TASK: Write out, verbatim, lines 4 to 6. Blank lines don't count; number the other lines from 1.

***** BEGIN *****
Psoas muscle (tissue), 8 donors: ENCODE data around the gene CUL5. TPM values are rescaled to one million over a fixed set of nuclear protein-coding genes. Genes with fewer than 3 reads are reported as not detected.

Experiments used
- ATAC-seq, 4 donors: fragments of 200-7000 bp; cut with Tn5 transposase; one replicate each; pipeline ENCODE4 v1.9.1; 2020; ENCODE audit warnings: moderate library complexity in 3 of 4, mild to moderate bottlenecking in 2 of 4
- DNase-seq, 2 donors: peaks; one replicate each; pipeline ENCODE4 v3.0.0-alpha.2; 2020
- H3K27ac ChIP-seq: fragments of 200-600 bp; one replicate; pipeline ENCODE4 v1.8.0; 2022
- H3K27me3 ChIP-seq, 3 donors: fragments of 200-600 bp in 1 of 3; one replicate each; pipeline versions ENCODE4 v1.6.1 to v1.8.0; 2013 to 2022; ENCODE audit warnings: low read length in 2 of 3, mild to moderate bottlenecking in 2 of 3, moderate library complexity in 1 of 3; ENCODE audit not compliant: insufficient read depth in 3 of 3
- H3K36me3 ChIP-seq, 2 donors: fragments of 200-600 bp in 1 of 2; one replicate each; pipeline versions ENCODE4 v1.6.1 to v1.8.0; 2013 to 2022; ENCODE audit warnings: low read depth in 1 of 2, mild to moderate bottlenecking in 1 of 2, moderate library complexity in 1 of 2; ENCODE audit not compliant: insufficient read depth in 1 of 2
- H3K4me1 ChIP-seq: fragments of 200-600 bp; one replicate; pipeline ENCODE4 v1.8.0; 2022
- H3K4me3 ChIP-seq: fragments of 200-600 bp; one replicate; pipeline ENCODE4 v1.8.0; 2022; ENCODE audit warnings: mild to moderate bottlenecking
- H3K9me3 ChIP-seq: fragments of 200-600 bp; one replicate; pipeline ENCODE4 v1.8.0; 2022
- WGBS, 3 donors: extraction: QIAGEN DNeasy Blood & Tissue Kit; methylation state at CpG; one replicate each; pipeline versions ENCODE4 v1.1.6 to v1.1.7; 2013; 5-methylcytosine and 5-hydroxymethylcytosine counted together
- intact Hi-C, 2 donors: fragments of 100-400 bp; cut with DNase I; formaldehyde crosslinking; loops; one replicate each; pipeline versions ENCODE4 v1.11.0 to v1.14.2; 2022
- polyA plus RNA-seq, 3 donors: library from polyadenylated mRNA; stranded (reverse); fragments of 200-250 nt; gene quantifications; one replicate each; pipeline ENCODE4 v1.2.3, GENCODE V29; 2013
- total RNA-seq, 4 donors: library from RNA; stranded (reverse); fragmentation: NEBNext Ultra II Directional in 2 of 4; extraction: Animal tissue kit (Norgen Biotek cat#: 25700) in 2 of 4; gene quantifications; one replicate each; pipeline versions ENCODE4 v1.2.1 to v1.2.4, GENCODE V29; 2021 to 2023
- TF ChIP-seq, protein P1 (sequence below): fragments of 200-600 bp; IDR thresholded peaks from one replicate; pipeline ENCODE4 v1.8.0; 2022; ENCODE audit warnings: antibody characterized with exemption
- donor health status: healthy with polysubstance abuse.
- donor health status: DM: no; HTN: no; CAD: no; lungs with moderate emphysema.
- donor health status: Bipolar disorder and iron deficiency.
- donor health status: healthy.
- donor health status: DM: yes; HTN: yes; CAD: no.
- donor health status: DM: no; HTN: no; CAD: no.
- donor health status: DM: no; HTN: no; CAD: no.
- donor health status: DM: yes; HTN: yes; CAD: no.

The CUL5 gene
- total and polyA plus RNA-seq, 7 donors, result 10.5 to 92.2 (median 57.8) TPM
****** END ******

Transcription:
- DNase-seq, 2 donors: peaks; one replicate each; pipeline ENCODE4 v3.0.0-alpha.2; 2020
- H3K27ac ChIP-seq: fragments of 200-600 bp; one replicate; pipeline ENCODE4 v1.8.0; 2022
- H3K27me3 ChIP-seq, 3 donors: fragments of 200-600 bp in 1 of 3; one replicate each; pipeline versions ENCODE4 v1.6.1 to v1.8.0; 2013 to 2022; ENCODE audit warnings: low read length in 2 of 3, mild to moderate bottlenecking in 2 of 3, moderate library complexity in 1 of 3; ENCODE audit not compliant: insufficient read depth in 3 of 3